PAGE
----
Denis Machon completed his PhD at the age of 26 from Grenoble INP and his postdoctoral studies from University College of London. During these years, he worked on pressure-induced amorphization and polyamorphism, both on the experimental and theoretical aspects. As a professor assistant at University Lyon 1, his research interests were centered on high-pressure physics, thermodynamics and phase transitions. His main research activities were devoted to understanding of the combined effects of pressure, size and interface in the phase stability. In 2017, he joined as associated professor the “Laboratoire Nanotechnologies et Nanosystèmes” (LN2), a joint International Research Laboratory co-operated in Canada by “Université de Sherbrooke” and in France by CNRS. At LN2, he works on mesoporous silicon and germanium as anode materials for Li-ion batteries.

He co-authored more than 90 papers and book chapters.

Kristel Crombé joins the EPJ Scientific Advisory Committee (SAC)

Kristel Crombé

The Scientific Advisory Committee of EPJ is delighted to welcome Prof. Dr. ir. Kristel Crombé as the new representative for the Belgian Physical Society.

Kristel Crombé is researcher at the Laboratory for Plasma Physics of the Royal Military Academy in Brussels and associate professor at Ghent University in Belgium.

She is working in the field of plasma physics and nuclear fusion since 2001 and has expertise in plasma heating and diagnostics. She is member of the Board of EPS, Division of Plasma Physics.

EPJ E Highlight - Modelling the behaviour and dynamics of microswimmers

Clusters of squirmers form in simulations in different numbers and with different torque strengths.

The understanding of the clustering and movement of microswimmers has a range of applications from human health to tackling ecological problems.

Microswimmers are biological entities that range from sperm to phytoplankton to bacteria, meaning that their study can have implications for fields in science as diverse as human health and ecology.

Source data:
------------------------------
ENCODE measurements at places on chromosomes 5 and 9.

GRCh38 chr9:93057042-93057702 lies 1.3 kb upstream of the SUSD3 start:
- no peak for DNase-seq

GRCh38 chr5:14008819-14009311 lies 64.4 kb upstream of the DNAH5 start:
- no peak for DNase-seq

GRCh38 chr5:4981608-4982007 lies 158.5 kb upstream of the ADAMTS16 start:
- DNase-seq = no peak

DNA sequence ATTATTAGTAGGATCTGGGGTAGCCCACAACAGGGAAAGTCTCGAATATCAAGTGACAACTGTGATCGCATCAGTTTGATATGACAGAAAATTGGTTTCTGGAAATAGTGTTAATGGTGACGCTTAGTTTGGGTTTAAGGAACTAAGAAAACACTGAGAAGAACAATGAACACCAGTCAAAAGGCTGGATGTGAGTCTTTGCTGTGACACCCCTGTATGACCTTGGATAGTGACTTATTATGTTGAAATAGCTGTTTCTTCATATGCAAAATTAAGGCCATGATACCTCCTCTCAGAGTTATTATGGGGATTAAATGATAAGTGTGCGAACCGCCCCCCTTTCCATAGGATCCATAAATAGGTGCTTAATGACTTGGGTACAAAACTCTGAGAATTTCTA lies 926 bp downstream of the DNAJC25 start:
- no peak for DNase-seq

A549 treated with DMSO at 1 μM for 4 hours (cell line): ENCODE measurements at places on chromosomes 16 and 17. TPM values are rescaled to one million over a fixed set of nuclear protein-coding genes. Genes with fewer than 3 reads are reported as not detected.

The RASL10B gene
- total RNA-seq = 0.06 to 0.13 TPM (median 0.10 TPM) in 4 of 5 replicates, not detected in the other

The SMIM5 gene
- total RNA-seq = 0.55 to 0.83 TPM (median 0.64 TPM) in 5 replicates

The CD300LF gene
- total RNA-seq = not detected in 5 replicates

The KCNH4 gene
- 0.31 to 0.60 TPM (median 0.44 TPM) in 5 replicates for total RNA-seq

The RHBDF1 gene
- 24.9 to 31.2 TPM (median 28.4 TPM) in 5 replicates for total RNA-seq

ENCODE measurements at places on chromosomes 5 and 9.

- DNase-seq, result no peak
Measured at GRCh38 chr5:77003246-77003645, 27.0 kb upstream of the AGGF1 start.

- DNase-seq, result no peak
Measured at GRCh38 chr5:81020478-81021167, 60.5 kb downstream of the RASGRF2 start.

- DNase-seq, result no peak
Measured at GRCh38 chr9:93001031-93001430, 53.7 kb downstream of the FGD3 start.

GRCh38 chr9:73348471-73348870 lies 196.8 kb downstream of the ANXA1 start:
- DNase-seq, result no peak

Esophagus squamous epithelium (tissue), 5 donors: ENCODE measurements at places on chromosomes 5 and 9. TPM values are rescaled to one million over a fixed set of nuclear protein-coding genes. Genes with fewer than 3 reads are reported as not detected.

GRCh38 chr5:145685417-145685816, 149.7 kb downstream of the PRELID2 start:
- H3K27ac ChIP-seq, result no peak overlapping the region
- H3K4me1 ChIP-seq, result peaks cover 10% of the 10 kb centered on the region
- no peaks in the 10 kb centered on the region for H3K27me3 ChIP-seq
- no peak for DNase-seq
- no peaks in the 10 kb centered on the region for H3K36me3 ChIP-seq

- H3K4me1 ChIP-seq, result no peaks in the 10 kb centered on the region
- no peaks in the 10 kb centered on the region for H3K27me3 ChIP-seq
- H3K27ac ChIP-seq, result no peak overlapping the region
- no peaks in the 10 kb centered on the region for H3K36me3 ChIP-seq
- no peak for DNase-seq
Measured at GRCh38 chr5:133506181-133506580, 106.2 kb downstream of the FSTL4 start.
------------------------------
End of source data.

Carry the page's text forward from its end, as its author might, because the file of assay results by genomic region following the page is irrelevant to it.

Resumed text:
A new paper published in EPJ E looks at the dynamics of microswimmers under gravity. It is authored by a team from the Institute for Theoretical Physics at the Berlin Institute of Technology: Felix Rühle, Arne W. Zantop, and Holger Stark.


EPJ H Highlight - Revisiting the history of CPT theorem

CPT theorem was vital to our understanding of how particles and their antiparticles behave. Credit: Robert Lea

A new review looks at an important and often overlooked aspect of physics that suggested symmetry in the particle zoo and how it could be broken.

At the beginning of the 20th century the development of quantum mechanics and relativity changed the face of physics forever. While much has been written about this revolution, less is known about the development of the CPT theorem — vital to quantum field theory and modern physics.

A new paper published in EPJ H and authored by Alexander S. Blum and Andres Martınez de Velasco from Max Planck Institute for the History of Science, Berlin, looks at the roots of CPT theorem and its influence over modern physics.


EPJ Web of Conferences Highlight - 8th Complexity-Disorder Days 2021

Illustration of the poster 2021.

The 8th edition of the Complexity-Disorder meeting took place in Paris, France, organized by the Physics Department of Paris City University, on the 4th and 5th October 2021.

This 8th Complexity-disorder meeting provided an open forum for researchers of all disciplines working in the wide field of complex matters.


EPJ Plus Highlight - Assessing the impact of loss mechanisms in solar cell candidate

Diagrams chart the impact of interface recombination and absorber minority carrier lifetime on efficiency and open-circuit voltage of a solar cell.

The superconductor antimony sulfide selenide is a potential candidate for solar materials, but this depends on understanding how to boost its efficiency.

As climate change continues to present itself as the most pressing threat facing our planet, researchers push to find efficient and clean alternatives to fossil fuels. Foremost among this research is harnessing free energy from the sun. Doing this efficiently requires advanced knowledge of the qualities of materials used in the construction of solar cells.

In a new paper published in EPJ Plus, Maykel Courel from the Centro Universitario de los Valles (CUValles), Universidad de Guadalajara, Mexico, and co-authors, look at the limitations of the material antimony sulfide selenide, which has emerged as a potential candidate for solar cell fabrication.


C. de Saint Jean, G. Moutiers and A. Nicolas
ISSN: 2491-9292 (Electronic Edition)

© EDP Sciences